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Indigenous inmates celebrate art and culture at show

Indigenous inmates from Parklea Correctional Centre have captured their culture and talents through art with an exhibition now on show at Boomalli Aboriginal Artists Co-operative in Leichhardt.

Parklea inmates made their debut onto Sydney’s art scene last year with their inaugural show at St Vincent’s Hospital in Darlinghurst. St Vincent’s Health Network has been the provider of health services at Parklea since 2019, when MTC Australia began operating the prison on behalf of Corrective Services NSW.

The exhibition with Boomalli came about after the inmates asked if they could show their work at the prestigious gallery, which was established by Aboriginal artists in 1987.

Parklea Governor Wayne Taylor said it was exciting to be staging another show so soon after last year’s successful exhibition and that the team at Boomalli had recognised the talents of the inmates and their work.

“Our mission at Parklea Correctional Centre is to run a safe, decent and secure prison that reduces reoffending and takes care of staff,” Mr Taylor said.

“We provide a number of programs to support men of every background, and art allows people to express themselves, it gives them a sense of pride and improves their self-esteem.

“Creative programs are an important part of our prison’s education and reducing reoffending strategies, and they help to improve inmates’ mental health and wellbeing.

“Inmates who participate in the art program receive tuition from specialised staff, and support from other inmates who act as peer mentors.

“This fantastic partnership with Boomalli provides a platform for inmates to showcase their work in a professional gallery and connects them with mentors to develop their craft when they’re released from prison.”

Boomalli Curator Kyra Kum-Sing said the gallery was delighted to exhibit works by talented artists from Parklea.

“Boomalli wanted to provide an opportunity for the artists to tell their stories and have their works exhibited. We hope this exhibition will inspire the artists to continue on their journey and maintain who they are,” Kyra said.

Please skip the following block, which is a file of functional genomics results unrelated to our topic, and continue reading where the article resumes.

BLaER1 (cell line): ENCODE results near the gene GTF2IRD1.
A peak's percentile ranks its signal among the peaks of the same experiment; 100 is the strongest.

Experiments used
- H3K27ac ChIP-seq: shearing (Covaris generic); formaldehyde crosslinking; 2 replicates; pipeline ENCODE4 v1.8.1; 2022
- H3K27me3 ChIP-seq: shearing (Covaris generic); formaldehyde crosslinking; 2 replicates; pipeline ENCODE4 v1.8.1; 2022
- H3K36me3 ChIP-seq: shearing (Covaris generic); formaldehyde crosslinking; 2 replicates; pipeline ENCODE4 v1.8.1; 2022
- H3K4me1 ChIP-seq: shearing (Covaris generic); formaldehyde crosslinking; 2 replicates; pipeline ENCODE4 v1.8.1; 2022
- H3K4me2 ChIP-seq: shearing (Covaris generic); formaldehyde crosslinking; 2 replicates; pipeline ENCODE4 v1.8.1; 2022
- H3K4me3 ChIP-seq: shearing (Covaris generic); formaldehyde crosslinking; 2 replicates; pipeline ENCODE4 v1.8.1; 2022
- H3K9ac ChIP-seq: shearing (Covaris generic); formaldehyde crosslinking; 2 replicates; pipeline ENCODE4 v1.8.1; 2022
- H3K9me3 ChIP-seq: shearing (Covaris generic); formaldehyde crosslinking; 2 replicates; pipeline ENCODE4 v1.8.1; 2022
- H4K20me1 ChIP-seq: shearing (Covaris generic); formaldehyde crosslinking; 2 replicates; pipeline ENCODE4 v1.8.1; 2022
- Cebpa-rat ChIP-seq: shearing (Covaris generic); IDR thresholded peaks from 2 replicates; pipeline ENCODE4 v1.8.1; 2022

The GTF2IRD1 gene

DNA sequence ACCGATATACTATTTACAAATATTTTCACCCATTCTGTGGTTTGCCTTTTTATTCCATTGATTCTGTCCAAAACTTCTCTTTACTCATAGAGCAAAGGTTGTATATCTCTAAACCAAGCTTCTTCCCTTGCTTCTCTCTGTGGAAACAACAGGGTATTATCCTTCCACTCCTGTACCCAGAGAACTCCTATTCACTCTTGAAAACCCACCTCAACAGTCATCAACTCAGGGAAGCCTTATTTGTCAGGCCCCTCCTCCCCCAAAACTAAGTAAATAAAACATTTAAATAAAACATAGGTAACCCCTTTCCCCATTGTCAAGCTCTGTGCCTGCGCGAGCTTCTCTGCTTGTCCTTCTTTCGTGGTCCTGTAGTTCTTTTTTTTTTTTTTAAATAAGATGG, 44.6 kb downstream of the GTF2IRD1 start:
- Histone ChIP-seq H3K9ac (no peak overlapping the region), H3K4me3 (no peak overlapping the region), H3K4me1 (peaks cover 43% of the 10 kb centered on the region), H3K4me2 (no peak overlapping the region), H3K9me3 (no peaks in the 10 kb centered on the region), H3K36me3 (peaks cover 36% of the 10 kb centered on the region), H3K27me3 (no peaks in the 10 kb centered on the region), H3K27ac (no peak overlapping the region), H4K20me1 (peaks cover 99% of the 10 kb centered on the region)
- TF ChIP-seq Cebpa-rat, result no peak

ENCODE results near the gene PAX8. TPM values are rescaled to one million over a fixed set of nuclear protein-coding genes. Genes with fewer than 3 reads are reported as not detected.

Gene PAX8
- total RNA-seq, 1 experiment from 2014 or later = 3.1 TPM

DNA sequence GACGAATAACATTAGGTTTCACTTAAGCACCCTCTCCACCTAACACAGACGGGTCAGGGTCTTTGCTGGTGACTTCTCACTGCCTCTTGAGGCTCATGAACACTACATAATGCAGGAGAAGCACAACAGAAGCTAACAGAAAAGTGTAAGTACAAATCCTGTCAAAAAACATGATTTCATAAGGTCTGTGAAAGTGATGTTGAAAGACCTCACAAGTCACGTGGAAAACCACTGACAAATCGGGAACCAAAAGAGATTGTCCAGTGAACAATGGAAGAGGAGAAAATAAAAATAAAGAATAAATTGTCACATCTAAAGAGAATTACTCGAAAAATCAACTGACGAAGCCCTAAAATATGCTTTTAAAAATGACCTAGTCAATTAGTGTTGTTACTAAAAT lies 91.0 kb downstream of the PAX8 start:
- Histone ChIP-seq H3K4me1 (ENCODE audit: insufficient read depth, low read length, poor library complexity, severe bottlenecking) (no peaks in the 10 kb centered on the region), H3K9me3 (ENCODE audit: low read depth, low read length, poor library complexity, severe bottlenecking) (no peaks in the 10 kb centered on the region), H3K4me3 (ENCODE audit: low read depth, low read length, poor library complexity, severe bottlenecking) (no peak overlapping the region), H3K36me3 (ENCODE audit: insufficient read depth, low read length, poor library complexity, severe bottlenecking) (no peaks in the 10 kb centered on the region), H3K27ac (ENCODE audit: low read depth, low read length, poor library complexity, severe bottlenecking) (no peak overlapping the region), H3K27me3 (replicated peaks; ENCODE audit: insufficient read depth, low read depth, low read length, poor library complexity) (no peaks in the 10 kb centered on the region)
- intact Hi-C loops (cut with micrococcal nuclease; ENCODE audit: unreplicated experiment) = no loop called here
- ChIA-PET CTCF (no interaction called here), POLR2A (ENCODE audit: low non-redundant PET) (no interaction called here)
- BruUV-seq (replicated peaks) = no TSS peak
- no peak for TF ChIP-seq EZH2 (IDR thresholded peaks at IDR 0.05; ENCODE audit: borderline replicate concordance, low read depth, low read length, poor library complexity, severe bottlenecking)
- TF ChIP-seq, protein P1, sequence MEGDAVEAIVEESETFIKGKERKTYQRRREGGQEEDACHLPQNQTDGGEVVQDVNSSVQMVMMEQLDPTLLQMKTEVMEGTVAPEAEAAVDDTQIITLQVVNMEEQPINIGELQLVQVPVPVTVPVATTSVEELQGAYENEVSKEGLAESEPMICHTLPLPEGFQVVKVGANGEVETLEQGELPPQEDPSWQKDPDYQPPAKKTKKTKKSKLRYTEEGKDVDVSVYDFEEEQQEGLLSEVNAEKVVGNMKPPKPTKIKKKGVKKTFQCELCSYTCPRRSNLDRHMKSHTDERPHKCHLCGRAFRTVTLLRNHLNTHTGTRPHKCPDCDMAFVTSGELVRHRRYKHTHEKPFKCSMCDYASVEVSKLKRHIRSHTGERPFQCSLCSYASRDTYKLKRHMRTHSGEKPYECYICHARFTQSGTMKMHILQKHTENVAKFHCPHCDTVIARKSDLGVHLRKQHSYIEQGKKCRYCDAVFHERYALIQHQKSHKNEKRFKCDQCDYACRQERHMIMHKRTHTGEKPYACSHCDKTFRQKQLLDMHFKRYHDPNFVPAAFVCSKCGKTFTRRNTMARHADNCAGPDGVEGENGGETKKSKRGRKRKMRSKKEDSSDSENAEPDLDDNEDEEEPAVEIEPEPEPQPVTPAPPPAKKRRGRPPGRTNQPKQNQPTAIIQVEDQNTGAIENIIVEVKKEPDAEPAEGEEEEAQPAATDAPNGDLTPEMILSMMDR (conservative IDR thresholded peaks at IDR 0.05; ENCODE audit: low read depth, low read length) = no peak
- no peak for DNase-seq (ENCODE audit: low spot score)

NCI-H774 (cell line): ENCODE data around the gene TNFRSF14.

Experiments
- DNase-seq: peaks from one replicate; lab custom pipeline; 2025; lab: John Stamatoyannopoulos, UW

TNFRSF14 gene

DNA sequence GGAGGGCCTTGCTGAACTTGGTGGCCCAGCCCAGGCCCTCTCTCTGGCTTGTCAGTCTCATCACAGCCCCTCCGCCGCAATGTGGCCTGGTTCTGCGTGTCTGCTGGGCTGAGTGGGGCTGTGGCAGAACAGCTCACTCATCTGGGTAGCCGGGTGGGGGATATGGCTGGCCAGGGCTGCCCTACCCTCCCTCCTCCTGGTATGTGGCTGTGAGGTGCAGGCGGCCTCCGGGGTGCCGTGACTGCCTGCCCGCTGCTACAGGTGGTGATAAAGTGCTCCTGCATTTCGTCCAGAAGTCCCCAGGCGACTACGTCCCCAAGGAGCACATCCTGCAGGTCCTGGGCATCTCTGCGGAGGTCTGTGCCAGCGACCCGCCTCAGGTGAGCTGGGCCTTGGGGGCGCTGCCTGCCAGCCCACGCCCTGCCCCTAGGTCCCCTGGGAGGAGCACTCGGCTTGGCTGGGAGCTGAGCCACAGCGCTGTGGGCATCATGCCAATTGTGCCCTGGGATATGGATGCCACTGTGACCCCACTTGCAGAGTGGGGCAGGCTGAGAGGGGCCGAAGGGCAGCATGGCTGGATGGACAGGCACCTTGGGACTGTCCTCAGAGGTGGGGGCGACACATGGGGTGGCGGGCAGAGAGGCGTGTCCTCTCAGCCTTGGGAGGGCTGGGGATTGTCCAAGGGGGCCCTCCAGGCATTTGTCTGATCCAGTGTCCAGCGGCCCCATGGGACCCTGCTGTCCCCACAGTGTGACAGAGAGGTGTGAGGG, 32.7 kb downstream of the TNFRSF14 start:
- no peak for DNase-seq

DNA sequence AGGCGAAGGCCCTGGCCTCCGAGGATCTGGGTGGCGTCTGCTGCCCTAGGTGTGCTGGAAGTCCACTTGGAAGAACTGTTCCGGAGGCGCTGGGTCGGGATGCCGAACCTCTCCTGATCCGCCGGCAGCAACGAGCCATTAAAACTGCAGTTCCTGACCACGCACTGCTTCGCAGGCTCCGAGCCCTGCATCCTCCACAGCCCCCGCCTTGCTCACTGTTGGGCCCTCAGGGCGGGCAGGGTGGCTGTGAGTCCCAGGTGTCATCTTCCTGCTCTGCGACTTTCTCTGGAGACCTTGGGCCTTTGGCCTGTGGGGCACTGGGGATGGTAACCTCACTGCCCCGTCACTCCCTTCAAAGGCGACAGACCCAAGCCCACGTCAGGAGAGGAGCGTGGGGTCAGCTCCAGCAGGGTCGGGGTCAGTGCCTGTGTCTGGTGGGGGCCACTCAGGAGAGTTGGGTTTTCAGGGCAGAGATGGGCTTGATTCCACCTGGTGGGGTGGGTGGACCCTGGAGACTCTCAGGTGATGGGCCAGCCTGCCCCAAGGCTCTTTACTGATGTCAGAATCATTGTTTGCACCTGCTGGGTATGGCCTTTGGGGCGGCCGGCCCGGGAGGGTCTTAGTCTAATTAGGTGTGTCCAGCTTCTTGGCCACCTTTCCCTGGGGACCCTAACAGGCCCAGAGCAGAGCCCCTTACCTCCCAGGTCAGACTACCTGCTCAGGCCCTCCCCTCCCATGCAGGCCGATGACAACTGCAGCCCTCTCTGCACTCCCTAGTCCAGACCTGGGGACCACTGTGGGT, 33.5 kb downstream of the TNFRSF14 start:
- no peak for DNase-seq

The exhibition features 20 artworks by 10 Indigenous inmates.

Mulu* (pictured) has created one painting for the show depicting a fish, which represents a father and son going fishing.

“The painting is for my son, telling him about his story. The Dreamtime brings us back together.”

Mulu is a Gamilaroi man and was born in Moree in North-West NSW. He was a ward of the state and during that time he attended Aboriginal heritage camps that taught young people about their culture, which is where he first learned to paint. He learned further techniques from elders in prison.

“When I paint, it’s freeing. It helps me realise my feelings and is therapy,” Mulu said.

“I paint the stories of my life. Everything to me is a story – every dot, it’s there for a reason.

“Painting helps me connect with my ancestors and loved ones. When I think of the ancestors, a pathway will clear and show me the way.”

Mulu hopes to continue his art once he leaves prison to keep him on the right path.

“My wife says I have to continue, as when I’m out there I lose my way, but when I paint, I don’t,” Mulu said.

“Now I have a family, I’m painting for beautiful endings.”

The exhibition is on now until 13 July at Boomalli Aboriginal Artists Co-operative, 55-59 Flood Street, Leichhardt.

Artworks are for sale and inmates receive the majority of the proceeds, which will help them establish a new life when they leave prison.

*Name has been changed.